part 4 in the Product Management Frameworks Series
Agile Methodologies play an enormous role influencing product management frameworks at tech companies. It matters tremendously if you’re working with a team that is focused on waterfall, prototyping, iterative or agile methodologies. Arguably, product management frameworks have also influenced innovation in software development. Agile and scrum were influenced by Design Thinking that originated in the 70s and 90s. In turn, the Agile Manifesto popularized the role of the product owner. Today, most tech startups identify themselves as “Agile,” though that means different things to different people.
The originators of Agile Methodologies came up with the concept in a famous ski trip in 2001. They were all leaders in software development who had become frustrated with the infamously slow pace of software development for their day. They came up with the Agile Manifesto:
Over time, this has developed into a few core concepts:
- Development teams work with a product owner who defines requirements for the product and a scrum master who facilitates the project flow
- Product Owners avoid comprehensive documentation. Instead, they develop users stories that describe how the user will use a particular feature.
- Developers work in cycles called sprints, typically two weeks, in which they release working software with the latest updates and get feedback from the user.
- The product team works in short cycles, iterating until the target customer validates the product or feature, and then they move to launch.
Typical Agile Methodology Process
How Agile has Evolved for the Product Management Role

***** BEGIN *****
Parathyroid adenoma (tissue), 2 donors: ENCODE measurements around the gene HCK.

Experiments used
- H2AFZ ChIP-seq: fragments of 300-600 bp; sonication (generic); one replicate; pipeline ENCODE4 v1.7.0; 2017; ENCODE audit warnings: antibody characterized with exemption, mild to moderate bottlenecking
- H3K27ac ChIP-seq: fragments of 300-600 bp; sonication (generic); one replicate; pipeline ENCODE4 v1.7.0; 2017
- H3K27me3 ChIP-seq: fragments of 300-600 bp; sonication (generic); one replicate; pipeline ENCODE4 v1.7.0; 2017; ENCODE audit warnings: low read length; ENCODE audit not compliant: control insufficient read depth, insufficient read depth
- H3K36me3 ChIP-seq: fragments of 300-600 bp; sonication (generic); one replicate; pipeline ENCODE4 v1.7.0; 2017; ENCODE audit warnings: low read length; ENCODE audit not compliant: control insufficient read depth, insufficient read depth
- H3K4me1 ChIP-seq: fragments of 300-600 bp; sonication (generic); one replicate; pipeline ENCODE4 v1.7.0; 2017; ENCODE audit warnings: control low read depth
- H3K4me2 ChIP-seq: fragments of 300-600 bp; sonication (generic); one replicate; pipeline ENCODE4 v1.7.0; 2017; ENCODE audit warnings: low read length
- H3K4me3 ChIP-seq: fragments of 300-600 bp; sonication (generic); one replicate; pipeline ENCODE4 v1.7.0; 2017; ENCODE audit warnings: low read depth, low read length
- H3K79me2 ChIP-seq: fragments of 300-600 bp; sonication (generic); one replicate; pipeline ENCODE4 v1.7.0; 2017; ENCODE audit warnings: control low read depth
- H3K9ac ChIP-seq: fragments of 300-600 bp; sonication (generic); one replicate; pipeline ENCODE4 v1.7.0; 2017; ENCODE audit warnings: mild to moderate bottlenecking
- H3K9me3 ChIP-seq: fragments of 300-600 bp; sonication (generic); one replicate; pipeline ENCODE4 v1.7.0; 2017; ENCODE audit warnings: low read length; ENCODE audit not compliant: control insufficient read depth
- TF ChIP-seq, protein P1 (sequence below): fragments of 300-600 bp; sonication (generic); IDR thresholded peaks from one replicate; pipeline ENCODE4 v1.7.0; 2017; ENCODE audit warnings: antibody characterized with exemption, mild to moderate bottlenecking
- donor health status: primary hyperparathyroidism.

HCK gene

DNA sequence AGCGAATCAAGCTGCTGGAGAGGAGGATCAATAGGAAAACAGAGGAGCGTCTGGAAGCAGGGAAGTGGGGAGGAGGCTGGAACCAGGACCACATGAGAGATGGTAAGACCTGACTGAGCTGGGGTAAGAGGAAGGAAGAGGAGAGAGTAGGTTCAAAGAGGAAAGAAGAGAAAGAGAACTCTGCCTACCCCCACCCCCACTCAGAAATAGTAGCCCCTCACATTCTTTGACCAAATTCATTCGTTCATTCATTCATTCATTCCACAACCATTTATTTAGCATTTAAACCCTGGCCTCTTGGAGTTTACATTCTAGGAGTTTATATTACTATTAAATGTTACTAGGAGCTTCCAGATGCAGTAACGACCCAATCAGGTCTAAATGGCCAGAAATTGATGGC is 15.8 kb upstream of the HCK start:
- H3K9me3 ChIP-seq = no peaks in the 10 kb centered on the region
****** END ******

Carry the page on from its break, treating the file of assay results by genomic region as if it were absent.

Agile created the role of the product owner who owns and manages the product backlog. The product owner prioritizes a living, changing list of features and prioritizes, sprint, by sprint, release by release what comes next:
Agile Methodologies Strengths
- Fast and lightweight. Faster than waterfall and stage gate approaches
- Adaptable to change. If you’re developing products in an uncertain market, Agile development works well.
- User-centric. Puts the user first over all the constraints of business planning.
- Reduces risk of missing requirements through continuous involvement of the customer
- Developers Love It. Agile takes the pressure of “when will I get it?” and focuses on execution and getting the job done
Agile Methodologies Weaknesses
- No process for business planning. Agile is heavily favored by engineers who just want to develop without asking why.
- No process for validating product market fit. You may get great feedback from your test users, but how will you know there is a product market fit? What if the users you are working with don’t make up a great commercial market?
- Prioritizes Speed and Product Satisfaction over Predictable Timelines. If you have a project that requires a hard deadline, Agile is probably the fastest way to get there, but don’t ask for a calendar at the beginning of the project.
- Hard to practice in its purist form. The most common challenges people observe are:
- It’s hard to develop working software every time. Some complex projects have to be broken down into components. There isn’t always something to present to users at the end of the sprint.
- Hard to Scale. Agile works great for scrum teams of 7, but it has taken a whole new meta methodology called Scaled Agile to scale it to larger teams.
Agile revolutionized the way that tech startups approached their market. It empowered developers to advocate more strongly for the user over the trappings of business planning. However, it is mainly a development methodology.
However, it heavily favors developing over pursuing product market fit. Too many teams mistake agile for a full product management framework. Roman Pichler and Mike Cohn (one of the original thought leaders behind Agile) have gone the farthest in adapting Agile to true Product Planning.
Again, a lot of startup failures can be explained by the fact the founders were ignorant of business fundamentals. Investors and business savvy product managers look at these expensive market experiments and just say “Duh, what did you expect?”
The next great evolution in product management frameworks focused on the startup’s quest for Product Market Fit.
Next: Go-to-Market Frameworks
More from this series: